From the Star-Telegram.com website:
Marcus Cannon never was scared of the boogeyman growing up. Or much else for that matter.
He admits he doesn't like spiders, but Cannon easily can squish them under his size-15 shoes.
The former TCU offensive lineman had never faced fear until April 20, when doctors told him he had non-Hodgkin's lymphoma, a cancer of the lymphatic system.
He drove, and he cried. He cried, and he drove.
And then he prayed.
"The first thing my mom and my dad told me to do is pray," Cannon said last week, "and here we are today. I'm a fifth-round Patriots draft pick, and half the mass I had is gone. For everybody who doesn't believe, here's your reason to believe. It's a miracle in itself that somebody with a life-threatening disease gets drafted."
Cannon's chemo treatments will be finished this week; his smile is back; he is working out and hopes to be at the New England Patriots' training camp for the first day of practice in August, assuming the NFL lockout ends.
"I have a will," Cannon, 23, said.
Good at everything
Cannon always has been successful at whatever he has attempted. He can dance despite being 6-foot-5, 350 pounds. He can play the piano, though he has never had formal lessons. There is a YouTube video of Cannon, a former lifeguard, doing a double front flip off a party barge. He is a skilled fisherman. He earned All-Mountain West honors in track in 2009 after finishing second in the shot put at the conference meet. He has a communication studies degree from TCU.
"He's very good at everything," said 49ers rookie safety Colin Jones, his former TCU teammate and roommate. "He's really lucky, too."
Indeed, Cannon calls his cancer diagnosis "a blessing."
He was 15 when he discovered a lump on his lower abdomen. Doctors told Cannon it was an infection and would go away. But the lump eventually grew, and when he was a redshirt sophomore at TCU, doctors performed a needle biopsy.
"They always told me it was OK," Cannon said.
But, after the NFL Scouting Combine in February, rumors spread that Cannon had testicular cancer. That prompted the Indianapolis Colts, who were in the market for an offensive lineman with the 22nd overall pick, to request a full biopsy.
The result, which Cannon received eight days before the NFL Draft, was unexpected.
"It was pretty shocking," said Cannon's father, Ebbie Cannon. "We had never had cancer in our family. We thought maybe it was a mistake or something."
Cannon is one of the strongest players ever to play at TCU. He holds almost every one of the school's weight-room records, including the power clean (500 pounds), the squat (870), the bench press (575) and the incline press (565).
The cancer diagnosis, though, initially brought Cannon to his knees. With tears in his eyes and death in his thoughts, he drove his Toyota truck five hours to his parents' house in Odessa.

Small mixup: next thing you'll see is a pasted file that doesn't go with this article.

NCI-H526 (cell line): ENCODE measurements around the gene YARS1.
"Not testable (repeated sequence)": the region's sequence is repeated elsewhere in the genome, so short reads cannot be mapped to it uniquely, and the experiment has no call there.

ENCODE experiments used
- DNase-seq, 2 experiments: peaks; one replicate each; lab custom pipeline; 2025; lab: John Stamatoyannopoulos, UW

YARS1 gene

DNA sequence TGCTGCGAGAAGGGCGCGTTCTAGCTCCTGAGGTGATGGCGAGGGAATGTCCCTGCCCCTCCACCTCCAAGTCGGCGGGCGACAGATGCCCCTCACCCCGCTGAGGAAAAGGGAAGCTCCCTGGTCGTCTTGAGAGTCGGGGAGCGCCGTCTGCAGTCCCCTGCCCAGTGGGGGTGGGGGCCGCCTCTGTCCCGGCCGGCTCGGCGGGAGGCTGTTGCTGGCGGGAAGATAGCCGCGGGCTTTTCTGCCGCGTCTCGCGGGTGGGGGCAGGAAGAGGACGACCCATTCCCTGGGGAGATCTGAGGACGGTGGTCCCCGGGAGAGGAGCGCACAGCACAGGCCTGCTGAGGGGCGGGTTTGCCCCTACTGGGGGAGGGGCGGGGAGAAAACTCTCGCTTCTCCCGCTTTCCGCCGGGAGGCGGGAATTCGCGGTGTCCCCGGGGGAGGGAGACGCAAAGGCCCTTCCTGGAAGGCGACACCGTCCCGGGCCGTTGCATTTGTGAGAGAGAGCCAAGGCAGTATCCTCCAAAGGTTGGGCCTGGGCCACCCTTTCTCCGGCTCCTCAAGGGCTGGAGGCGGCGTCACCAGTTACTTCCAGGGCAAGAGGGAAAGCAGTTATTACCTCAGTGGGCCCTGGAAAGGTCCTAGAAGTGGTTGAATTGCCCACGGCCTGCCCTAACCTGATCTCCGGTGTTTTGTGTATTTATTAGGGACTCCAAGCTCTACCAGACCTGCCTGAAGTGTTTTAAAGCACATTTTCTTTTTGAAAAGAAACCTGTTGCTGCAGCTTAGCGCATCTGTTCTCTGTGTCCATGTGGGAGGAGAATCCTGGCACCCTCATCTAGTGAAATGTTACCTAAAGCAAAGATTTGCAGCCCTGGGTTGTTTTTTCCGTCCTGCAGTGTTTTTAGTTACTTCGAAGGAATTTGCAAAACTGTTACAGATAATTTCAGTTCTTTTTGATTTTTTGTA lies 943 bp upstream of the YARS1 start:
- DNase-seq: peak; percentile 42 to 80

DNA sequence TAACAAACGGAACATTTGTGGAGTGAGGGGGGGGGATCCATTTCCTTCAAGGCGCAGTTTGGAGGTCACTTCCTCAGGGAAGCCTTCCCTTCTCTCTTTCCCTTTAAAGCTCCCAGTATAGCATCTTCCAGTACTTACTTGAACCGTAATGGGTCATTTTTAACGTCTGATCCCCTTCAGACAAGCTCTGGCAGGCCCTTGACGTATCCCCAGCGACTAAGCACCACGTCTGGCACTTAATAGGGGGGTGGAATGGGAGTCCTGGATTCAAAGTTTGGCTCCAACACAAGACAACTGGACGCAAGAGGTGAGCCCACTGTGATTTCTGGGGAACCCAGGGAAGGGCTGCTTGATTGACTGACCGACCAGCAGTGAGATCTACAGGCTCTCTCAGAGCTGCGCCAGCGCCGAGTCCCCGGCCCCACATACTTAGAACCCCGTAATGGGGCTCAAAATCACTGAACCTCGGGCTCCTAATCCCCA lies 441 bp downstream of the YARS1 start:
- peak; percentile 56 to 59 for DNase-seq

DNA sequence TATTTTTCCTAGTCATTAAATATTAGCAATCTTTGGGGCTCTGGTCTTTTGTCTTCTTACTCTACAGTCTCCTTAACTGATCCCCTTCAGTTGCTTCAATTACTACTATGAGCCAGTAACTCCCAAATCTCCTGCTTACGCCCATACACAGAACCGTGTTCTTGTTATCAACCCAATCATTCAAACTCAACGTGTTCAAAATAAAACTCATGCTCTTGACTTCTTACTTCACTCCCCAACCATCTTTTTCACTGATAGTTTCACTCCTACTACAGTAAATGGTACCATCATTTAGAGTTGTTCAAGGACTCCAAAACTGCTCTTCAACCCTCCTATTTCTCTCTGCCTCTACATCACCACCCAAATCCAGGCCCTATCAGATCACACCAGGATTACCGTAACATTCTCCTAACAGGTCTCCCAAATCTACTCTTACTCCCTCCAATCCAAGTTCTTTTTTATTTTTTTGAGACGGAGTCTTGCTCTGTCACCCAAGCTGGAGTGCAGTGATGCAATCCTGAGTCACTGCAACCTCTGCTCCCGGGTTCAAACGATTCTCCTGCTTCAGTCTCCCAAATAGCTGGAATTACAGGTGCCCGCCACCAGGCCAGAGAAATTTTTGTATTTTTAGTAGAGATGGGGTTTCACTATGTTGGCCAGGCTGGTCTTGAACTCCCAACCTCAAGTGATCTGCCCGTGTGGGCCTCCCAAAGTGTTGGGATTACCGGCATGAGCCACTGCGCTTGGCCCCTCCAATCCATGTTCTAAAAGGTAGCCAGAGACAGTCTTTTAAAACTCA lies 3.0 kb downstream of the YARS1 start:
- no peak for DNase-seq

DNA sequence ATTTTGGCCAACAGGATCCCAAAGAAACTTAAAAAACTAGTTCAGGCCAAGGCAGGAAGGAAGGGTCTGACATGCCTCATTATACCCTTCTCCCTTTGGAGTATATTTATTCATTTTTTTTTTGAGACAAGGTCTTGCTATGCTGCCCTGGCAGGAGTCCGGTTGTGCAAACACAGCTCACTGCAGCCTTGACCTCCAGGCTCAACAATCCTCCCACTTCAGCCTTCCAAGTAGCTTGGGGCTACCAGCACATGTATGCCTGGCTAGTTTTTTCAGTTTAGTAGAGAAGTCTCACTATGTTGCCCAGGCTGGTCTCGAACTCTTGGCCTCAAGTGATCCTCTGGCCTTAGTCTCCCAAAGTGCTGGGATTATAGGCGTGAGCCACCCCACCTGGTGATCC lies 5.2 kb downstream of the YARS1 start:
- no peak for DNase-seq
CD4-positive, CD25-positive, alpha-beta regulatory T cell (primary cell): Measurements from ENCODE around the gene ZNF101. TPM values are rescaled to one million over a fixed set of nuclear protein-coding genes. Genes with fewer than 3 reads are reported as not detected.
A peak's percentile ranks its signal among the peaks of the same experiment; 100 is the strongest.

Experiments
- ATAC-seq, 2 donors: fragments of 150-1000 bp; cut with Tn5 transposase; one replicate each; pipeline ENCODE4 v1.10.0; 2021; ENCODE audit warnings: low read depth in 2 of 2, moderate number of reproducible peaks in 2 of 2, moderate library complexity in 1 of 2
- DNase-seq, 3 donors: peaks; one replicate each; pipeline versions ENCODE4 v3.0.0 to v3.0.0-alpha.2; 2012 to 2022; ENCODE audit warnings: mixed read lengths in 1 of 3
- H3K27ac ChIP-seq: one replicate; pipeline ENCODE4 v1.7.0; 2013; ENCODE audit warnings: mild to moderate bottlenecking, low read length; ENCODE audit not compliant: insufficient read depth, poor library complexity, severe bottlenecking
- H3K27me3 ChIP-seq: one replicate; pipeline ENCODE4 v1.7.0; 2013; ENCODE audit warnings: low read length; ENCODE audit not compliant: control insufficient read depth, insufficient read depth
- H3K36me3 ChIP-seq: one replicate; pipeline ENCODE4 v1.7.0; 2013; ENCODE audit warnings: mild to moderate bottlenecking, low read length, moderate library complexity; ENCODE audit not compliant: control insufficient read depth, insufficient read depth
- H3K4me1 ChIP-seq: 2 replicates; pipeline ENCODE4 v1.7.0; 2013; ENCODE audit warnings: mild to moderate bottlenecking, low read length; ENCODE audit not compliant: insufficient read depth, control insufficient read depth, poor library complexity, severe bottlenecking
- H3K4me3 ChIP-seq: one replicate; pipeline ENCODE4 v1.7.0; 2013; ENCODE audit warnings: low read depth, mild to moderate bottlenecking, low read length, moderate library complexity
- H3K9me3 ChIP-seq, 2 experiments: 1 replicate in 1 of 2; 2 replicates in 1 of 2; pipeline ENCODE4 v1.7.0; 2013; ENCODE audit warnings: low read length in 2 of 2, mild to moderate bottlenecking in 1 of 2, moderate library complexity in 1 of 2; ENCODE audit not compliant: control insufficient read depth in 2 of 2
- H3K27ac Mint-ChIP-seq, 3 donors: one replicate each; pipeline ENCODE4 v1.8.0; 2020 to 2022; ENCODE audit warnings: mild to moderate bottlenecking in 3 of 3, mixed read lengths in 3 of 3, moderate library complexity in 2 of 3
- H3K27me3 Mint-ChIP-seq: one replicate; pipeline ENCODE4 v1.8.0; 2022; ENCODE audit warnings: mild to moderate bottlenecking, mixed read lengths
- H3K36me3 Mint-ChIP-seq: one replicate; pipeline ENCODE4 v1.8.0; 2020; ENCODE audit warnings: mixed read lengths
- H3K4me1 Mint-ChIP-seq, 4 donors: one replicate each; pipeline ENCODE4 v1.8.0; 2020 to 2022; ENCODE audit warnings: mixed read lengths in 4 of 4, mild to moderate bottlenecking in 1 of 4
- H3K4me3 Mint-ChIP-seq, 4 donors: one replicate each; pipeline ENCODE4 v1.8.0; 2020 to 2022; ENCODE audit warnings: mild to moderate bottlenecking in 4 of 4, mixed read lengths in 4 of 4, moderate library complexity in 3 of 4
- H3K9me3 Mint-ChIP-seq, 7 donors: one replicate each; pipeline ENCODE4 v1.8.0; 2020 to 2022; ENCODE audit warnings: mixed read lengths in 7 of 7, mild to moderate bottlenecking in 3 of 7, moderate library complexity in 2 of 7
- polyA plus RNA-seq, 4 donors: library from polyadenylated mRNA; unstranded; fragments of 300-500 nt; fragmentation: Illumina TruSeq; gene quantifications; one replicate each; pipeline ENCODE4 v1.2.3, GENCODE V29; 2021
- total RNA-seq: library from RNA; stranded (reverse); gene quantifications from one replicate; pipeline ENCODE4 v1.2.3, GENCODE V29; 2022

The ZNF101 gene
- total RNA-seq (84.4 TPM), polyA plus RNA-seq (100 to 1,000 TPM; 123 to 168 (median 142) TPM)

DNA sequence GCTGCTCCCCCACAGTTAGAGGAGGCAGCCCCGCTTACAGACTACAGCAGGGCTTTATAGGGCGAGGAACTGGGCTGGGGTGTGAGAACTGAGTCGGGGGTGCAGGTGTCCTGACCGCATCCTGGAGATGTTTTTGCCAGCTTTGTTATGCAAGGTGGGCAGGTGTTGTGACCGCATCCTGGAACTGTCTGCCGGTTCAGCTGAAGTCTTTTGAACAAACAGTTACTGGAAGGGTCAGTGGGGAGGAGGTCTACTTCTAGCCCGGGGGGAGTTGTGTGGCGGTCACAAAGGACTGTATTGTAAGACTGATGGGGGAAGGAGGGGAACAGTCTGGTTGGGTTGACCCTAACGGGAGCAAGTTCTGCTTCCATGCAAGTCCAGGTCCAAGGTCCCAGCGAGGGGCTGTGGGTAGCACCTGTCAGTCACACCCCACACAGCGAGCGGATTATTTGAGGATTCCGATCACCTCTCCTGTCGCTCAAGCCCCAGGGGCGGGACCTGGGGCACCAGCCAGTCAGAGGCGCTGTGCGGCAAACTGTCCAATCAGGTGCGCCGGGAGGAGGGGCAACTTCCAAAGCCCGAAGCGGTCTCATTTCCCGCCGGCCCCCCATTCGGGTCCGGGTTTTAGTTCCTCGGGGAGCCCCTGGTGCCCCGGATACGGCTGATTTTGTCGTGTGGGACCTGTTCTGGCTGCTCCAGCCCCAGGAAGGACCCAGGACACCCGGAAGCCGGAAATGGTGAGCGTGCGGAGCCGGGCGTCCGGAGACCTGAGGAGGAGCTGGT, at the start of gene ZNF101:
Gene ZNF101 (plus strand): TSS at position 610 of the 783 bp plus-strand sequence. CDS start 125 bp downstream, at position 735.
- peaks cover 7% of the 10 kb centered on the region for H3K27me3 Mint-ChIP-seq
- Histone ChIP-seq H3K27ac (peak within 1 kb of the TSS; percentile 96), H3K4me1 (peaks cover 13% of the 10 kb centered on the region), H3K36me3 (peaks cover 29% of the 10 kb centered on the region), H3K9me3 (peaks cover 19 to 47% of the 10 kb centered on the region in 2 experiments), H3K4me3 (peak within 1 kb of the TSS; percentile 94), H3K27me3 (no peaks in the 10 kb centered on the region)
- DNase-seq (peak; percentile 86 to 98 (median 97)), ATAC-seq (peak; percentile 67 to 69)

The family found comfort in prayer.
"We are a religious family, and we know prayer changes things," Ebbie said. "That was pretty much all I knew to do given the situation we were facing."
Cannon had his first chemo treatment on the first day of the draft. He might have been a late first-round pick, but the cancer diagnosis scared the 32 NFL teams as much as it scared Cannon.
Despite NFL teams being told by doctors in a memo that his chances of recovery are 90 percent, Cannon's stock dropped.
"I just feel badly that it all happened to him," TCU coach Gary Patterson said. "I think we're going to beat it, because we caught it early enough, and because of the attitude that he's approached it with, but he could have gone higher in the draft and made more money."
'A good value'
The Patriots drafted Cannon 138th overall, with New England coach Bill Belichick calling Cannon "a good value."
"How will it work out?" Belichick said the day of the draft. "There are certainly a lot of moving parts and so forth.... We'll all have to find out how it turns out."
Cannon said he has no doubts he will play in the NFL for many years, though it remains to be seen whether he will spend this season on injured reserve.
Cannon has had nausea only once. The day after his first treatment, he didn't feel well and cut short his fishing trip with Jones. He hasn't lost his hair, and he has maintained his weight despite losing his appetite. (He said he dropped to 338 after his first chemo treatment before figuring out he had to eat despite not being hungry. He now weighs 348.)
Cannon lifts three days a week at a local gym and runs at TCU with former teammates. He regularly tests his strength by benching 315 pounds.
"If I can do it eight or nine times, I'm good," Cannon said.
The same day he had his third chemo treatment, Cannon swam and played basketball. He said he couldn't be better.
"All I can do is keep doing what I'm doing," Cannon said. "That's to keep praying and accept my healing."
Read more: http://www.star-telegram.com/2011/07/03/3196927/former-tcu-standout-refusing-to.html#ixzz1R3XNSoX2